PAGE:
You’re a customer service agent and it’s 8:00 am in the morning and you sit down at your desk with...
Google Glass may have been ahead of its time, but with Apple’s rumored release of their own augmented reality (AR) glasses, it’s time to start taking the topic seriously. While Google is known to invest in cutting edge ideas and projects, Apple’s more conservative approach and impeccable design and UX makes mass adoption far more likely.
Pokémon Go brought augmented reality for digital gaming into mass consciousness but AR has slowly begun to seep into customer service thinking as well. What could we expect to see in the future?
Here are five plausible scenarios for AR’s role in customer service.
1. From Screen sharing to POV sharing
Screen sharing is now a common support tactic, particularly for IT help desks. Software like Teamviewer has taken the world by storm while other existing tech like Skype is often repurposed for the support. But what if you’re looking under the hood of your car instead of at a screen and still need help?
In the future, you may just need to tap your phone to turn on “glasses sharing” as you share your live point-of-view with a customer service agent. For non-software products this could be a huge benefit to both customer and agent alike.
Now imagine that you, like me, probably don’t recognize much of what you’re seeing under the hood. No problem. The agent, from his screen, can tap the relevant areas to show you what they mean, which are then highlighted in your AR glasses!
- Agents get a clearer and faster understanding of issues
- More first call resolutions
- Shorter handling times
- Higher customer satisfaction
2. QR Codes Find their True Purpose
The bar code was invented in 1951 yet took twenty years to finally catch on. When they did, its revolutionized supermarket checkout, allowing for partial automation. Then came QR codes in the mid-90s for the automobile industry in Japan. From there they’ve expanded dramatically being used in advertising, to share URLs and even on national currencies in Russia and Ghana.
Just as websites all include hyperlinks as a matter of course, once large numbers of consumers are wearing AR glasses, physical objects will feature the same. This will be used both to learn about related things as well as for identification and troubleshooting.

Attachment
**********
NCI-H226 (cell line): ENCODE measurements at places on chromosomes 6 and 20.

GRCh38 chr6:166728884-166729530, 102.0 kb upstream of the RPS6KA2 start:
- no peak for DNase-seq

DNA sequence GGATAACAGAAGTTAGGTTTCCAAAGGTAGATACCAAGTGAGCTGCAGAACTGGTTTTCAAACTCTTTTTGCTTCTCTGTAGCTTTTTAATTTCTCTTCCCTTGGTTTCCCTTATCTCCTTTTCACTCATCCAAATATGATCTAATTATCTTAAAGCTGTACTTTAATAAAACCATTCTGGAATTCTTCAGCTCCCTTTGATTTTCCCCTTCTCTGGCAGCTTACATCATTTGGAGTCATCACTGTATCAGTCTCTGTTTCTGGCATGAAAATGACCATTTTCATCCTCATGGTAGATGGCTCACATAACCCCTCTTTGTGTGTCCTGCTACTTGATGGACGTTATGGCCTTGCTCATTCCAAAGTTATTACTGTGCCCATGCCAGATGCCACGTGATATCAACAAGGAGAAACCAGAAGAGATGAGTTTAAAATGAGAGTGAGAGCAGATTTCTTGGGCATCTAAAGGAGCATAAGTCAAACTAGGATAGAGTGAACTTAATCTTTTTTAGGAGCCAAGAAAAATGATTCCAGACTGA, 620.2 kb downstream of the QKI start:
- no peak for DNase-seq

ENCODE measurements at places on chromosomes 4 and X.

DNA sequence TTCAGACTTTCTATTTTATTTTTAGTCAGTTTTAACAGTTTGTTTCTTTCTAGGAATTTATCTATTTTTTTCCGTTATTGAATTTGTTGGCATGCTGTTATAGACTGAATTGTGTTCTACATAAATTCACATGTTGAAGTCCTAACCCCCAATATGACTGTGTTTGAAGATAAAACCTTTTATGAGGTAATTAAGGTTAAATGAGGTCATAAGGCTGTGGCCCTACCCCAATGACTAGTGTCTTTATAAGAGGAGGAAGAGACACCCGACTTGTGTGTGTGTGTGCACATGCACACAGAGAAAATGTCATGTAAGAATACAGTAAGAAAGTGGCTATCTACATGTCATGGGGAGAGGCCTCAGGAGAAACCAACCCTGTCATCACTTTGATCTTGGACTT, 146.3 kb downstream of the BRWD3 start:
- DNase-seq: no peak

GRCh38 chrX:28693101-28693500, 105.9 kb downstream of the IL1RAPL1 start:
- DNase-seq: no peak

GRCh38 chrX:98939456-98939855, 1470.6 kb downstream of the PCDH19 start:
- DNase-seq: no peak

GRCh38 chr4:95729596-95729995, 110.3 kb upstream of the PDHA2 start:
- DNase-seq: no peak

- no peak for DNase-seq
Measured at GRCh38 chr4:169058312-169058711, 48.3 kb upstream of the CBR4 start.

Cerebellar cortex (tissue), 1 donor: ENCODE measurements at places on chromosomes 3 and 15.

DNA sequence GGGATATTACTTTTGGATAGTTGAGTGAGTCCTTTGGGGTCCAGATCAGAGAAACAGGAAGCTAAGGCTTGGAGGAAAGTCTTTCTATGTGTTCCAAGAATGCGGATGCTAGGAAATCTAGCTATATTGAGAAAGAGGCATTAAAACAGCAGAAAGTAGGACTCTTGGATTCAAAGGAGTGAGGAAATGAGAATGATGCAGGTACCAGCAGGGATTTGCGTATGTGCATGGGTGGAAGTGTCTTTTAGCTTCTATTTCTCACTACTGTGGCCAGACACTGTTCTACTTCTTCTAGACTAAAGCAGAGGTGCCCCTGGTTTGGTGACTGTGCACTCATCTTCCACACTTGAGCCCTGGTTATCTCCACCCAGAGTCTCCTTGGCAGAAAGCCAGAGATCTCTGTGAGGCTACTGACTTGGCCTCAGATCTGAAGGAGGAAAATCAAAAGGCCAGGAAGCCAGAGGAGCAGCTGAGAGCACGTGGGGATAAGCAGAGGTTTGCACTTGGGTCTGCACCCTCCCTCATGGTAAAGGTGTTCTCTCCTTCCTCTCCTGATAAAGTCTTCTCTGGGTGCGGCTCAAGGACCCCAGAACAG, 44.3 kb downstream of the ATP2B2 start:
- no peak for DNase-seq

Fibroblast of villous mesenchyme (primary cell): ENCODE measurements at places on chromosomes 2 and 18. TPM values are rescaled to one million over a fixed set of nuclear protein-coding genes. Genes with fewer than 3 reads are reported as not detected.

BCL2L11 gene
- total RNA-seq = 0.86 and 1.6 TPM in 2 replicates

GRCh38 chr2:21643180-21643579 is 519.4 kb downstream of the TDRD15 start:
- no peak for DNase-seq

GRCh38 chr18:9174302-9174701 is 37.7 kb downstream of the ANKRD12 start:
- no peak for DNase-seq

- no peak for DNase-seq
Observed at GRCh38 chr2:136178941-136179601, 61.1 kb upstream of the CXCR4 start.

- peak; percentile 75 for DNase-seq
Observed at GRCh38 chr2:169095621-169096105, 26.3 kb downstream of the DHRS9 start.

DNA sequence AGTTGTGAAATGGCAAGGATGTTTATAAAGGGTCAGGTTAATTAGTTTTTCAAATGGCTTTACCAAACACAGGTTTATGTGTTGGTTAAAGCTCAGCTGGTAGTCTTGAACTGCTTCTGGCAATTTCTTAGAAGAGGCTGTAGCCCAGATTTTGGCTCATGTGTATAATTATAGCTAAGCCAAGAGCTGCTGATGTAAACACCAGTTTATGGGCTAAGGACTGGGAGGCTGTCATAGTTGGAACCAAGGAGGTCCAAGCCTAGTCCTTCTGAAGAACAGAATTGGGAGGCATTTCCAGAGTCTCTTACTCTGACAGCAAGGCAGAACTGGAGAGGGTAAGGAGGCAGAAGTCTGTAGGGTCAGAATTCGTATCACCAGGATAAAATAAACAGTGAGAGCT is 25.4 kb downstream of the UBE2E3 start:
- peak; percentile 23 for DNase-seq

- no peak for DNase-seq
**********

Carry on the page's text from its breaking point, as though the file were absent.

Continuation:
- More standardization of the physical world
- The ability to universally identify and discuss objects on a detailed basis
3. Better Self-Service
As AR capabilities are built into both apps and physical objects, the opportunities for self-service only get better. Customers will be able to simply hold their phone or tablet over the item in question and have the parts identified in real time. This can not only help when speaking with an agent, but with solving problems yourself.
Perhaps a customer needs to replace a broken or malfunctioning part yet doesn’t know what it is called or how best to describe it. No problem. Just hold it in front of your phone, follow the link and end up on the company website with a replacement part just a few clicks away - and all without needing to even know what it’s called, the part number or whether it’s compatible.
- Dramatically faster and more accurate self-service
- Reduce tickets and support calls
- Reduce chatbot and voicebot inquiries
4. From PDFs to AR User Manuals
Let’s be honest, nobody likes reading user manuals. In fact, nobody likes reading much of anything from cookie notices, terms and conditions to long blog articles. In fact, it can often be faster to call support than wade through a painfully long PDF.
If a picture is worth a thousand words, then traditional manuals can be replaced with on-demand AR popups that explain how to use or fix nearly anything.
- Faster time to solution
- More self-service use
- Fewer tickets
5. Customer Perspective Training
This call will be recorded for quality assurance. How many times have we all heard that?
As more inquiries are solved via AR, the cases themselves will be recorded, not as audio but video. This gold mine of data will give agents a true first-person perspective of customer issues which will be incorporated into training materials.
- Real-world training
- Faster learning from concrete video examples
- Less text-focused
- Easier to re-use content in multiple countries/languages
The Future of Augmented Reality in Customer Service
We can only begin to predict and imagine the creative use cases for augmented reality in customer service.
Chris joined USU in 2016 as a Sales Manager. Chris has a strong background in application management and over 5 years software industry experience. Prior to this position he worked for Vodafone and IBM, giving him the ability to easily understand process and service challenges within enterprise organizations. Chris is the right person to accompany the buying process for USU products on every step of the process and to ensure the future success of your service department. In 2018, he joined our United States team as part of our growth strategy and he is now responsible for new business opportunities and customers in the US. Chris has a Bachelor of Science degree from DHBW Stuttgart in Application Management.